Arnold Kling  

Underwriting Errors Outlawed

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A Tax Increase I Can Support... Just a Reminder...

The WSJ reports


The thrust of the mortgage section would require lenders to make sure that borrowers can repay any home loans they are sold. It puts limits on the ability of lenders to offer loans without documentation from borrowers, and has rules regarding the way loans can be refinanced.

Making a loan that subsequently defaults is known as a Type I error. Turning down a loan that will subsequently be repaid is a Type II error. In the past, the Congressional harpies have gone nuts over type II errors, accusing lenders of denying loans to minority borrowers and ruining the American dream. Now, they are going nuts about Type I errors. I would love to pass a law saying that mortgage underwriters will no longer make any mistakes, but that is like passing a law saying that heavy objects dropped from ten-story windows will no longer head toward earth.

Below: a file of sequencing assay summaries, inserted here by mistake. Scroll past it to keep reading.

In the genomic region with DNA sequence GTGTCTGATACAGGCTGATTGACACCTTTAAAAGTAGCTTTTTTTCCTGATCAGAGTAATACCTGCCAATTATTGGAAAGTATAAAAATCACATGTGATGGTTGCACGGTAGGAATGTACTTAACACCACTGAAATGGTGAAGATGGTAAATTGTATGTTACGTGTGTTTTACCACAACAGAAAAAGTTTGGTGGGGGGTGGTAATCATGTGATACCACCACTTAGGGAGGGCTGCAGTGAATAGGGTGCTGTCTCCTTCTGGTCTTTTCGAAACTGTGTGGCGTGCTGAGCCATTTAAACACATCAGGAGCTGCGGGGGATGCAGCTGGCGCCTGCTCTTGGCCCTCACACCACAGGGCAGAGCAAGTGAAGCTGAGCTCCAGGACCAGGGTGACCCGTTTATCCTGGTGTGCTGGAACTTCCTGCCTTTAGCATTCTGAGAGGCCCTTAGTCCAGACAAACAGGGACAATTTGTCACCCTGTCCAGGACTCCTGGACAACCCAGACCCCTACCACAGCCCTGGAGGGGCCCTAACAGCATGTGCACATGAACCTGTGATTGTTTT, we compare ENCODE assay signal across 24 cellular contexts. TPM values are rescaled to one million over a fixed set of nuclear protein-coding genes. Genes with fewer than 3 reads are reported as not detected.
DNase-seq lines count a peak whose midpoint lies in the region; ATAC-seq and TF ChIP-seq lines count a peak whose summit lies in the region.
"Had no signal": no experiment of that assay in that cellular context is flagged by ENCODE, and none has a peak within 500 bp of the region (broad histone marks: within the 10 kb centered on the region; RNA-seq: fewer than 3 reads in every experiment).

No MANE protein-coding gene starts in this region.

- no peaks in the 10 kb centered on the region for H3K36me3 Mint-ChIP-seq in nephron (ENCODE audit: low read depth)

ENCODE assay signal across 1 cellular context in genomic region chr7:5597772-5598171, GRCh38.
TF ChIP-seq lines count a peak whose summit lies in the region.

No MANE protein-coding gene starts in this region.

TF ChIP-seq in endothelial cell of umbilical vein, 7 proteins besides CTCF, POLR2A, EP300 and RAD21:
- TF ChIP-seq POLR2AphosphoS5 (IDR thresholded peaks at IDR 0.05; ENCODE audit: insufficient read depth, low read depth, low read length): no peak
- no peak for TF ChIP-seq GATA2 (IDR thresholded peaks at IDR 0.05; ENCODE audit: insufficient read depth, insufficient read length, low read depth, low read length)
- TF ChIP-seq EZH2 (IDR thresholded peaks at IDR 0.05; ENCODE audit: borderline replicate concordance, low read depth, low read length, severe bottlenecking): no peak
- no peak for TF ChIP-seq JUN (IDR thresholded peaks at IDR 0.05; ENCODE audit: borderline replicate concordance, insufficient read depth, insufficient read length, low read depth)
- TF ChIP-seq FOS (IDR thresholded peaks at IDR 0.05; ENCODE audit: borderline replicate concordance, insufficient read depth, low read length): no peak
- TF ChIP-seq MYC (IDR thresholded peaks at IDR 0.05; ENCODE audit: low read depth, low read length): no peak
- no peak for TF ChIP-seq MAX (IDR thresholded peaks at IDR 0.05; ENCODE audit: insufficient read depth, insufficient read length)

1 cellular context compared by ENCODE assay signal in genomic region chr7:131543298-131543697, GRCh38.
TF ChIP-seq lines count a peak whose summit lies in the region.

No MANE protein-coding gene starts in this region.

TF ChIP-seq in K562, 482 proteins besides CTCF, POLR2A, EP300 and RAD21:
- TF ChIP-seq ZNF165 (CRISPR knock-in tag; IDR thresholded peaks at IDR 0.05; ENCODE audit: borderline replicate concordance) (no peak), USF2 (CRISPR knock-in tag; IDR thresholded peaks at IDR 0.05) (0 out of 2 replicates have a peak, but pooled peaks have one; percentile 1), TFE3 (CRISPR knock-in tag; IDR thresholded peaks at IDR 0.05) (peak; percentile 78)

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COMMENTS (3 to date)
Steve Sailer writes:

Any law that makes it harder to lend to people who are less likely to repay their mortgage will have disparate impact on the races.

Matthew Gunn writes:

How does this interact with the FHA, which, as I understand, is back to going gangbusters trying to minimize Type II error?

Boonton writes:

You can make all the crappy loans you want, just label them as crappy. NPR's Money program brought a 'toxic asset' for $1,000 and has been tracking its performance ever since. Right now they have received about $450 in payments from the asset (when people pay their mortgages on time or pay them early by selling or refinance they get a piece, foreclosures and write offs lower their piece). The CDO as a whole is just about bankrupt. There was nothing inherently wrong with this asset if it had been marked as a junk investment. If it sold for $300-$400 it would actually have generated a nice return for any Wall Street quant who had brought it for his firm.

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